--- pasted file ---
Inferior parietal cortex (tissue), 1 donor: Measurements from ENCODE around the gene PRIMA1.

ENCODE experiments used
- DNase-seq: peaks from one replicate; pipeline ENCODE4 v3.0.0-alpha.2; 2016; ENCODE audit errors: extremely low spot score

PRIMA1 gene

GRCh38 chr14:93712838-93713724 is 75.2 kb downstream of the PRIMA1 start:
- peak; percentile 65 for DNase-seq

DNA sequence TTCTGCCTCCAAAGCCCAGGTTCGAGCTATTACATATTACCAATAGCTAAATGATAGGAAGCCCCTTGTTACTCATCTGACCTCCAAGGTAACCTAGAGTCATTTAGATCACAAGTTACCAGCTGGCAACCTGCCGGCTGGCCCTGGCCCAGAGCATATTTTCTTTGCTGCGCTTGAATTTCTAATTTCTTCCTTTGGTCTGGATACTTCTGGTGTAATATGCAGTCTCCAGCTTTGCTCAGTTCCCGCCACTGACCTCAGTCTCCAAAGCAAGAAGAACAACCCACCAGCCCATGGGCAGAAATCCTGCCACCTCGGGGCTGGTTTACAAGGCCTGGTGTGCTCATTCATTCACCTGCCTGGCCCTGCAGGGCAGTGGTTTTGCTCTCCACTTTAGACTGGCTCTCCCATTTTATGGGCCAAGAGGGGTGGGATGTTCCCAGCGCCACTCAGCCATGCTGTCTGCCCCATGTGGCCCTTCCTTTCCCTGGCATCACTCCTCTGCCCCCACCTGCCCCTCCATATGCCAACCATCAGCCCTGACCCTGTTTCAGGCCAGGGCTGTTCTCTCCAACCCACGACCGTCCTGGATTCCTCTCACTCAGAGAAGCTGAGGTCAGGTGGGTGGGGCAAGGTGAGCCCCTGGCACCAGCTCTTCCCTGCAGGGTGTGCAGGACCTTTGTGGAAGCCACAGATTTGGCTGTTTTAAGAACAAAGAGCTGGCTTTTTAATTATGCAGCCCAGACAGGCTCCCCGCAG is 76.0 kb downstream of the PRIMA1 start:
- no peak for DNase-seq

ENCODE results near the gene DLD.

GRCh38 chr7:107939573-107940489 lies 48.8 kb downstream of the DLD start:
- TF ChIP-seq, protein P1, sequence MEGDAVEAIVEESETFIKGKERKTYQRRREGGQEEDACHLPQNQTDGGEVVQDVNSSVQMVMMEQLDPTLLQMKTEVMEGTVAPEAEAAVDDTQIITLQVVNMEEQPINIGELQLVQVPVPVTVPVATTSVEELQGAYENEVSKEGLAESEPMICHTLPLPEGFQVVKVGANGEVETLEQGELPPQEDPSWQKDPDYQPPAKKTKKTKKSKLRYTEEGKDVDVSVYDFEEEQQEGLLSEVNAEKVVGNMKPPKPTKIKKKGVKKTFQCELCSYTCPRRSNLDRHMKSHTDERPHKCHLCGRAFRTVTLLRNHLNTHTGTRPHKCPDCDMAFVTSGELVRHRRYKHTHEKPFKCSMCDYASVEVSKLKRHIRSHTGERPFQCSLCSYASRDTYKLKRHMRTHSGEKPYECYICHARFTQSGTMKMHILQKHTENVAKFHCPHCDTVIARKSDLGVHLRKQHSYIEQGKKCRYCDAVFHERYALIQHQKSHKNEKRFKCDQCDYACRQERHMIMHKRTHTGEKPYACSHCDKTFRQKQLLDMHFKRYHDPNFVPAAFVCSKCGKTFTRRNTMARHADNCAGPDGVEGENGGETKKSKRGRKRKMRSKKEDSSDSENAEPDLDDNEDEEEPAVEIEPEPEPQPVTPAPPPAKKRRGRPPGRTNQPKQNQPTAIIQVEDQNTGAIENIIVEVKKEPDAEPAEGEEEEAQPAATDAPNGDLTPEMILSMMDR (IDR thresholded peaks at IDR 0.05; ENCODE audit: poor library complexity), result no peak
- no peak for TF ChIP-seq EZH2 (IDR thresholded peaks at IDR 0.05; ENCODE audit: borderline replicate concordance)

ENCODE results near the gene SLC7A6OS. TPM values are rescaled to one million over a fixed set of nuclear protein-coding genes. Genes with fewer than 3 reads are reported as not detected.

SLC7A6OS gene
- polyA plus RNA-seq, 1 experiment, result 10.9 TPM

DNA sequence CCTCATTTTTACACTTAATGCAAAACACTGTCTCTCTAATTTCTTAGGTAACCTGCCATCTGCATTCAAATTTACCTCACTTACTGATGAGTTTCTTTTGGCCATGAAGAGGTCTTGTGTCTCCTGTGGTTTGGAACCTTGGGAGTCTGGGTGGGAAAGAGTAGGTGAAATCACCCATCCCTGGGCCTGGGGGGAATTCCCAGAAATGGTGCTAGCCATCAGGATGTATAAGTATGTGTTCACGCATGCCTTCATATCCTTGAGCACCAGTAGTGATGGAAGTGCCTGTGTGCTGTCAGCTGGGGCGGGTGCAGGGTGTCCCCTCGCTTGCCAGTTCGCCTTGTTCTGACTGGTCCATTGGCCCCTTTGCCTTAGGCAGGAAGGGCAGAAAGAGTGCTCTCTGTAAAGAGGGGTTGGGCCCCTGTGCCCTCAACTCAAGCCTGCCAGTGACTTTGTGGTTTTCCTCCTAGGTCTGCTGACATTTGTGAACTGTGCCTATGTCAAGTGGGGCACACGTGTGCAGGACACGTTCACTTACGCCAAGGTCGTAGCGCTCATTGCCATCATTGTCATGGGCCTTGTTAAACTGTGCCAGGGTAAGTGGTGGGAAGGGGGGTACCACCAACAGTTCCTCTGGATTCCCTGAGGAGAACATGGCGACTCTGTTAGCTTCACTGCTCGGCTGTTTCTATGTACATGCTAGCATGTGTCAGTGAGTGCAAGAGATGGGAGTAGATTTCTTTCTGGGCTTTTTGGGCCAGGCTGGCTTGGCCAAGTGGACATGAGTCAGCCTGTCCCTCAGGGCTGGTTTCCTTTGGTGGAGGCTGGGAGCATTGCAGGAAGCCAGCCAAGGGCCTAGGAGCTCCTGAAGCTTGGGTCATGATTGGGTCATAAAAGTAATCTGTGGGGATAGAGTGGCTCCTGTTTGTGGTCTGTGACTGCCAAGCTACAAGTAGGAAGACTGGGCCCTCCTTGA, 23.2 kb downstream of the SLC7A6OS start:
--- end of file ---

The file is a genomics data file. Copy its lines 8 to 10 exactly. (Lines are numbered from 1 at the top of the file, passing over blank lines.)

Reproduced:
- no peak for DNase-seq

ENCODE results near the gene DLD.

GRCh38 chr7:107939573-107940489 lies 48.8 kb downstream of the DLD start: